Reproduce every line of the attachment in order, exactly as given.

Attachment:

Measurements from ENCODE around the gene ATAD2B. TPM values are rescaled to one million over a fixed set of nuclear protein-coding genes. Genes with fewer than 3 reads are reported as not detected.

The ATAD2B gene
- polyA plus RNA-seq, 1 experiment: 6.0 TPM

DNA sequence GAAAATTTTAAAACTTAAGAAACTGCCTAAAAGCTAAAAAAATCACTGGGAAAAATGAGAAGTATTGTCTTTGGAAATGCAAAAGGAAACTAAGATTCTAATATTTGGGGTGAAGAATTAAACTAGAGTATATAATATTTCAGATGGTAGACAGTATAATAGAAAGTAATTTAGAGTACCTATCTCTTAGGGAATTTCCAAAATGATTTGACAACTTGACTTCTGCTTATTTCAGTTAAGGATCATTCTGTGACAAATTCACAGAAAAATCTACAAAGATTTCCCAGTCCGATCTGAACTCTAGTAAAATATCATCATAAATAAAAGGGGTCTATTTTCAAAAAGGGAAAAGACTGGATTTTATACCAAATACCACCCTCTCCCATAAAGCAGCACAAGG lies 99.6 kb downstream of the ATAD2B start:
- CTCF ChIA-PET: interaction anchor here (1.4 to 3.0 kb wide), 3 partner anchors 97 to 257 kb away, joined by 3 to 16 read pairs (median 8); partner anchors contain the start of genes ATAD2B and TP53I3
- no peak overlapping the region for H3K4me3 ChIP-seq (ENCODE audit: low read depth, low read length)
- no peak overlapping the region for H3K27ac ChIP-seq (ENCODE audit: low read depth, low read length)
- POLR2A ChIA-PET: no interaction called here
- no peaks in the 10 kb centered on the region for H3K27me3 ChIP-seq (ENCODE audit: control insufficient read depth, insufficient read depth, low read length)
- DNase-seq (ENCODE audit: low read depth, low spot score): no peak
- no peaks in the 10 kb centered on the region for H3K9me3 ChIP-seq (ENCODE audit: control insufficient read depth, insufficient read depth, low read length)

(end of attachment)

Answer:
Measurements from ENCODE around the gene ATAD2B. TPM values are rescaled to one million over a fixed set of nuclear protein-coding genes. Genes with fewer than 3 reads are reported as not detected.

The ATAD2B gene
- polyA plus RNA-seq, 1 experiment: 6.0 TPM

DNA sequence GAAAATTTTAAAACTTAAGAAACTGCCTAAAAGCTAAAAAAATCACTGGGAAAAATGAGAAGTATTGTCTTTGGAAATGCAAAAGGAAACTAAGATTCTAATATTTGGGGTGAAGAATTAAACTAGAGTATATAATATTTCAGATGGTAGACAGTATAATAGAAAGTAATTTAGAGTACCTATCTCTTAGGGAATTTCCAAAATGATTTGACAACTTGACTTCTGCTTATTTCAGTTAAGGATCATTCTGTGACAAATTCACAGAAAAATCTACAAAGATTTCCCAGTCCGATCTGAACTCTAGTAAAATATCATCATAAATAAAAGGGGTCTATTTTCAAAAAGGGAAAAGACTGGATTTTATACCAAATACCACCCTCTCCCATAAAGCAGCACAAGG lies 99.6 kb downstream of the ATAD2B start:
- CTCF ChIA-PET: interaction anchor here (1.4 to 3.0 kb wide), 3 partner anchors 97 to 257 kb away, joined by 3 to 16 read pairs (median 8); partner anchors contain the start of genes ATAD2B and TP53I3
- no peak overlapping the region for H3K4me3 ChIP-seq (ENCODE audit: low read depth, low read length)
- no peak overlapping the region for H3K27ac ChIP-seq (ENCODE audit: low read depth, low read length)
- POLR2A ChIA-PET: no interaction called here
- no peaks in the 10 kb centered on the region for H3K27me3 ChIP-seq (ENCODE audit: control insufficient read depth, insufficient read depth, low read length)
- DNase-seq (ENCODE audit: low read depth, low spot score): no peak
- no peaks in the 10 kb centered on the region for H3K9me3 ChIP-seq (ENCODE audit: control insufficient read depth, insufficient read depth, low read length)